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July 04, 2005

Ooooh, Yes Please!

I doubt very much that it will actually happen but what glories if it did! What a boon, a joy to behold. Tell the farmers, both European and American, to bugger off and make their own money:

PRESIDENT BUSH yesterday challenged EU leaders to scrap massive subsidies paid to their farmers, saying free trade with Africa would eliminate the need for Third World aid.

Mr Bush, on the eve of the G8 summit in Gleneagles, said that Europe paid “tremendous” agricultural subsidies, and that the US was ready to drop its own payouts to American farmers if Europe had the courage to do the same.

Mr Bush’s challenge — in an interview with Sir Trevor McDonald to be screened by ITV tonight — is likely to be rejected not only by France and Germany, but by many in his own country. But it appeared to be a bold rhetorical step by his Administration to get the world’s richest nations away from talk of aid and toward free-market solutions in the quest to alleviate poverty in Africa.

Asked directly if America would drop its subsidy system if the EU abandoned the Common Agricultural Policy (CAP), Mr Bush said: “Absolutely. And I think we have an obligation to work together to do that.

“Because if we do achieve this business of free trade, and if markets in the West are opened up to countries in Africa, they could be so successful, they could eliminate the need for aid. The benefits that have come from opening up markets — our markets to them and their markets to us — far outweigh the benefits of aid.”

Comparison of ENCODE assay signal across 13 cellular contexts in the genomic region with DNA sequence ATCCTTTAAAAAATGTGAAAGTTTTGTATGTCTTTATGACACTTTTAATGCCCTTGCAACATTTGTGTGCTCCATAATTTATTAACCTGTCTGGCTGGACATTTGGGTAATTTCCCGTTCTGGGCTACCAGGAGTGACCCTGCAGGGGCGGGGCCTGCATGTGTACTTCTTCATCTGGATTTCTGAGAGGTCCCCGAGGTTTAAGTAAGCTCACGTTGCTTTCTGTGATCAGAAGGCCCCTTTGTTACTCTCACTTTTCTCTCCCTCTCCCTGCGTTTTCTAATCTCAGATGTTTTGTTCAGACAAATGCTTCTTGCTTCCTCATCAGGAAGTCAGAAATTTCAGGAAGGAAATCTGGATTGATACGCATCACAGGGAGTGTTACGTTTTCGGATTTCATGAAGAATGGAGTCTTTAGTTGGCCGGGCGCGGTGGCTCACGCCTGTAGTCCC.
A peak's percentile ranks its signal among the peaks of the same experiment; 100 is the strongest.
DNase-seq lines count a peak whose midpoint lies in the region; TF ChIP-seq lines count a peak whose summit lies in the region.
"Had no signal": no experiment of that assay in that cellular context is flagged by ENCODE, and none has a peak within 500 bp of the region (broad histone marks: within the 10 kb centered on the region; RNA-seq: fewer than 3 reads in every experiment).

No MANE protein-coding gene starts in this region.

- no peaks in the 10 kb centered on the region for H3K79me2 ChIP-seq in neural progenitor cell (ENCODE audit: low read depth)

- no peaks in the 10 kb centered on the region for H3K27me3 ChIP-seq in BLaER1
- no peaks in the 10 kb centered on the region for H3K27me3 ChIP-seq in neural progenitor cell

Mr Bush’s call to scrap agricultural subsidies in the developed world follows that of Tony Blair, who recently said the system of over-generous subsidies was “hypocrisy” that could no longer be ignored.

Just one further point needs to be made. The subsidies and protectionism cannot simply be replaced by non-tariff barriers. Such as, say, the EU’s "Farm to Fork" programme. Sadly, the very reason that has been introduced is to put non-tariff barriers in the way of foreign farmers, to stop them selling to us as and when the tariff barriers come down.

July 4, 2005 in Make Poverty History | Permalink


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Is there a different George Bush somewhere pretending to be the president of America? This is a sensible suggestion and it might benefit somebody other than the US. It doesn't sound like GW. :D

Posted by: wonkotsane | Jul 4, 2005 10:48:27 AM

wonkotsane: I think we read here (and elsewhere) often enough that removing trade barriers benefits everyone, including Americans (if perhaps not all the receivers of their subsidies). And if there are lots of rich Africans to purchase my products, than so much the better.
You're right that it's unusually liberal to hear from George W. though....

Posted by: in actual fact | Jul 4, 2005 11:39:55 AM

Here a nice article on the scrapping of agricultural subsidies in New Zealand where a "coalition" of farmers and Greens now opposes any return of subsidies.

Posted by: ivan | Jul 4, 2005 1:42:18 PM